Breastfeeding Tied To Kids' Nut Allergies In New Study, But Not All Agree

Could Breastfeeding Really Cause Nut Allergies?

Australian researchers say they've found a possible cause for nut allergies, and it's likely to get lactation experts a bit riled up.

Investigators at the Australian National University claim that children who are exclusively breastfed for their first six months have a greater risk for developing a nut allergy than those given other foods or fluids, either exclusively or in combination with breast milk.

"These results contribute to the argument that breastfeeding by itself does not appear to be protective against nut allergy in children, and that it may in fact be causative of allergy," they wrote in the International Journal of Pediatrics.

To explore the possible connection, the researchers analyzed more than 15,000 questionnaires answered by parents of kids entering kindergarten across Australia. The parents replied to questions about whether their kids were allergic to peanuts or other nuts. Respondents also indicated what they fed them in their first six months.

Overall, the researchers found the likelihood for developing a nut allergy was one and a half times higher in breast-fed children than in those not breastfed. According to the researchers, this replicated their previous findings, which also drew a link between breastfeeding and subsequent nut allergies.

But outside experts say that the connection is far from clear. "I am not aware of studies saying that breastfeeding per se causes a nut allergy," said Dr. Scott Sicherer, a professor of pediatrics at the Jaffe Food Allergy Institute at the Mount Sinai School of Medicine in New York.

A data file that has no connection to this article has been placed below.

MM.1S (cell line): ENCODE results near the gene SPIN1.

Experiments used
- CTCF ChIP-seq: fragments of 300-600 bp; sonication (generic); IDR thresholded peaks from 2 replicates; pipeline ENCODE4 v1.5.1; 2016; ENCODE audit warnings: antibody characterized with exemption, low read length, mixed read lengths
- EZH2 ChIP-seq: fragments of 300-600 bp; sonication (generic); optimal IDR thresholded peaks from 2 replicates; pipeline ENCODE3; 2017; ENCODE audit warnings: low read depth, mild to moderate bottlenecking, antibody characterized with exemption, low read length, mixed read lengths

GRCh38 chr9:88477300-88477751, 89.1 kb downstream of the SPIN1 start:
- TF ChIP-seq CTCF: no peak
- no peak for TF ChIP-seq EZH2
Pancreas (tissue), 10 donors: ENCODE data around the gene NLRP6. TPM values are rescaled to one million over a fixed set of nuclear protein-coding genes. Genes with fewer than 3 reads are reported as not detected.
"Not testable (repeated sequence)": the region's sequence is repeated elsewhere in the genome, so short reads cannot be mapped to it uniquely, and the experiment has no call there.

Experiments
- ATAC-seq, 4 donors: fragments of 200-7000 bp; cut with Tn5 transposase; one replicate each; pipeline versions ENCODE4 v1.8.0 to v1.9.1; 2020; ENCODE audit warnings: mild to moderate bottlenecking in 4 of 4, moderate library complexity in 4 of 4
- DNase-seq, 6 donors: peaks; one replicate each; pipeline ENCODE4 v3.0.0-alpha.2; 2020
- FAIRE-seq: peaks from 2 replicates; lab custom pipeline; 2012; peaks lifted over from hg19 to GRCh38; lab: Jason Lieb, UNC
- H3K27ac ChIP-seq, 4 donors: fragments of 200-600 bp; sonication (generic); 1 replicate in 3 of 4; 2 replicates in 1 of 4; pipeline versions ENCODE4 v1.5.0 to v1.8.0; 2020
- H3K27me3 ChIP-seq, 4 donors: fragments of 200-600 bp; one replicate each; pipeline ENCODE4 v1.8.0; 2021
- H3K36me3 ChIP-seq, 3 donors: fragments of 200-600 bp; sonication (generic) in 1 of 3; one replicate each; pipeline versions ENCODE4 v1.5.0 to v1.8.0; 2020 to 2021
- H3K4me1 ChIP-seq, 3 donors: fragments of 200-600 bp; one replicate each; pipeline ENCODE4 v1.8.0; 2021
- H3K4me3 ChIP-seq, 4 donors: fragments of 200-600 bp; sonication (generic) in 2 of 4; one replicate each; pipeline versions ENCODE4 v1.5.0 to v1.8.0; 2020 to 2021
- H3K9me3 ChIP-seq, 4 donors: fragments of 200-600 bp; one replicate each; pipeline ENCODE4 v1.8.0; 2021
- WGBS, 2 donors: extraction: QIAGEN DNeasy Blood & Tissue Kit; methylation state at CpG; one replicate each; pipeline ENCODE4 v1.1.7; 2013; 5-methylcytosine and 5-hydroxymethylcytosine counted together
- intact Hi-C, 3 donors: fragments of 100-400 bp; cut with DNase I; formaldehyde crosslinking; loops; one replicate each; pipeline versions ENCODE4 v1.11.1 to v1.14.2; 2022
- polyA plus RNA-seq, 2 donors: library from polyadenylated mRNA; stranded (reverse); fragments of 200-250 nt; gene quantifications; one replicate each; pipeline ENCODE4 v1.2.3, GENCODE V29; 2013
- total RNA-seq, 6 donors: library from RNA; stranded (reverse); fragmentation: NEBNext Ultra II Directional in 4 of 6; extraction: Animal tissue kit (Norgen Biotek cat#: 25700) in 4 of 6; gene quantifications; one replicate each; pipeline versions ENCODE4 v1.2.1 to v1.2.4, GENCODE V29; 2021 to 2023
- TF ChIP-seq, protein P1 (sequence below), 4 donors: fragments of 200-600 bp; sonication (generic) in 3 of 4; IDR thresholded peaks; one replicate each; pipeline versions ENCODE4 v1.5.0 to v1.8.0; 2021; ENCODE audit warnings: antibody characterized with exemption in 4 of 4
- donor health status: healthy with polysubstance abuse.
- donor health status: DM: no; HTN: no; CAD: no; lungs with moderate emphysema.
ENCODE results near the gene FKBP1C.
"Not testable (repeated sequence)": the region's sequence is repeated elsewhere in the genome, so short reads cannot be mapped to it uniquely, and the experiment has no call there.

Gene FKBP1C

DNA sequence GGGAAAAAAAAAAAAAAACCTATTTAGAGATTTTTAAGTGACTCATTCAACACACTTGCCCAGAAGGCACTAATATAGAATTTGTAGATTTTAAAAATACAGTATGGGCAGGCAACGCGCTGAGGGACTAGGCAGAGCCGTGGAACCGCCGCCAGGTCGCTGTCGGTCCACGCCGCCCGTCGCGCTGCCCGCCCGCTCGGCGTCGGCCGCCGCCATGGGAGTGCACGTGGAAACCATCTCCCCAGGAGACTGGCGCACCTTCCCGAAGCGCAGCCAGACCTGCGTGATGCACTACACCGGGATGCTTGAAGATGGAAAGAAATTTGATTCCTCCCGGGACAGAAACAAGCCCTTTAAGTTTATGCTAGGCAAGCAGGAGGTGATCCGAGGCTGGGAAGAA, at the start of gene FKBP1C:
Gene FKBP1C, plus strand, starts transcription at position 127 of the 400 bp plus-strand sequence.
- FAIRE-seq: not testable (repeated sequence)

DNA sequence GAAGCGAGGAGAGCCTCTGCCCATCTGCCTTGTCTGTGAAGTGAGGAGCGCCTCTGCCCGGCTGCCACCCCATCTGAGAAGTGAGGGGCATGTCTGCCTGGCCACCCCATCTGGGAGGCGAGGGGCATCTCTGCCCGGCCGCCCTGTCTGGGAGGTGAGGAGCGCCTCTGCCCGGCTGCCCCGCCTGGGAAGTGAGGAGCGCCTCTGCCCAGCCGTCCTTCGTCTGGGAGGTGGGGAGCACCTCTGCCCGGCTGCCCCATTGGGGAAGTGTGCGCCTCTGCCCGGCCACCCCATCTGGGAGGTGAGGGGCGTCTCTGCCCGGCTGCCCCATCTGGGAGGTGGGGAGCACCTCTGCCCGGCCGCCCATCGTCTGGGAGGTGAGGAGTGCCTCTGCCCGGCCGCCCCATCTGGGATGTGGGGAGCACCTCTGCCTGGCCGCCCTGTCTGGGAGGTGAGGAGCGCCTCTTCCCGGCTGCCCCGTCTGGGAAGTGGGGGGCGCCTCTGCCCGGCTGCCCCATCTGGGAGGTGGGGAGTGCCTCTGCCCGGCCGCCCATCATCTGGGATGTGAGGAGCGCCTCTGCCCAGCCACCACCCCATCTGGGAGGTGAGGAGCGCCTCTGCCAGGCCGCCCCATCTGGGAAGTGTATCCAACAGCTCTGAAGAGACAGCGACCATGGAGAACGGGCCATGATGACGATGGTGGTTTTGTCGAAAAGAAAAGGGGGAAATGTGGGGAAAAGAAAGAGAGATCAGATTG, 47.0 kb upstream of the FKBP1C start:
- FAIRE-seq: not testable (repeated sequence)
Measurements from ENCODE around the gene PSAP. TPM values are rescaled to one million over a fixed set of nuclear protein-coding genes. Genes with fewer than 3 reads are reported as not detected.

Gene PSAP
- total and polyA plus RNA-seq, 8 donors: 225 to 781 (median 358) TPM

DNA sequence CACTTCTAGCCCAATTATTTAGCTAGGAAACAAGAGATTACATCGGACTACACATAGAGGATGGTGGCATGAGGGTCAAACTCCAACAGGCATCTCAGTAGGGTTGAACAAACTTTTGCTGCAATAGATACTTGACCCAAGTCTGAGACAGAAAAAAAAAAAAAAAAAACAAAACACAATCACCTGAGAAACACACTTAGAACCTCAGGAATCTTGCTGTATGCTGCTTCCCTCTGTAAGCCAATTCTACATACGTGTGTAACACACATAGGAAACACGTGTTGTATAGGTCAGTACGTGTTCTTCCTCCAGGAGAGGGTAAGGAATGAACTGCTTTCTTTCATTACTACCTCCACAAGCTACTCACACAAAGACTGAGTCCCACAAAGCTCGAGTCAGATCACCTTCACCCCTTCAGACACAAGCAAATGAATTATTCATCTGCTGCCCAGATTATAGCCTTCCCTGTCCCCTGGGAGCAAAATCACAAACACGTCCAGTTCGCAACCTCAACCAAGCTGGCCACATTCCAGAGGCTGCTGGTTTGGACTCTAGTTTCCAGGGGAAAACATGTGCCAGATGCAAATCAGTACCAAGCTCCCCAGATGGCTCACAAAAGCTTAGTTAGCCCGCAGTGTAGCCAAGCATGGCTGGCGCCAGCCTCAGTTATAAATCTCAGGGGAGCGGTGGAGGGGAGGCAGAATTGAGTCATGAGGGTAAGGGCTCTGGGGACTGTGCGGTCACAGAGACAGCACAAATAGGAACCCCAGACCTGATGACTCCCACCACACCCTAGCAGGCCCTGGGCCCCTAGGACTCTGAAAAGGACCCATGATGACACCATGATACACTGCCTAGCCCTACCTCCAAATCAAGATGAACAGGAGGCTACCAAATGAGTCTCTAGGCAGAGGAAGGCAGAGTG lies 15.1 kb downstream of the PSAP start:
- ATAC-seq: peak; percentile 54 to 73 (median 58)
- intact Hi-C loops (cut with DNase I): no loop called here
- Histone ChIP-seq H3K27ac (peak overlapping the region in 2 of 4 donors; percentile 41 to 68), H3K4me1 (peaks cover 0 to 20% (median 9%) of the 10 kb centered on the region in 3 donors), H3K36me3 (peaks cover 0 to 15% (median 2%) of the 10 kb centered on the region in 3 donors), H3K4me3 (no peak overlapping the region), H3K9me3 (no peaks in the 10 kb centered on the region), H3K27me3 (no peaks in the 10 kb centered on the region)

"In my opinion, none of the studies that the authors quote as implicating breastfeeding as 'a cause of the increased trend in nut allergy' actually do so," he continued, noting there are many possible variables, including genetic predispositions.

Other food allergy experts were even more critical.

"The conclusions drawn do not match the results of the study, therefore the implications that [the lead researcher] has been discussing are ridiculous and inappropriate," Dr. Katie Allen, a pediatric gastroenterologist and food allergy researcher at the Murdoch Children's Research Institute in Australia told the Australian site ABC Science.

According to the Centers for Disease Control and Prevention, in 2007 about 3 million children, age 18 or younger, had food or digestive allergies; these occur when the immune system mistakenly targets something as harmful, causing an abnormal response to a food. Among children with food allergies, peanut allergies have been the most common, followed by allergic reactions to milk and shellfish. The exact cause of the allergies is unknown.

One problem with the current study, according to Sicherer, is that it does not necessarily address the question of "reverse causation."

"Mothers of infants [might] have been told that breastfeeding [protects against allergies] because early studies showed that compared to having formula, infants [who were] breastfed had [fewer] allergic skin rashes and milk allergies," he said. Sicherer said that mothers may have been inclined to exclusively breastfeed their children for longer periods after seeing rashes in an attempt to protect them, thereby making it appear to researchers as though longer stretches of breastfeeding were tied to increased allergy risk. But really, it may have been the allergic signs that prompted certain moms to breastfeed longer, he said.

Far better established are some of the health benefits of breastfeeding; the practice has been shown to provide babies with key nutrients as well as antibodies to help fight disease.

"Talk to your doctor," Sicherer said. "There are some differing opinions on when to start giving complementary foods to an infant, 4 to 6 months [old], but not much controversy that 'breast is best' for many reasons." The World Health Organization recommends exclusively breastfeeding a new baby for as long as six months.

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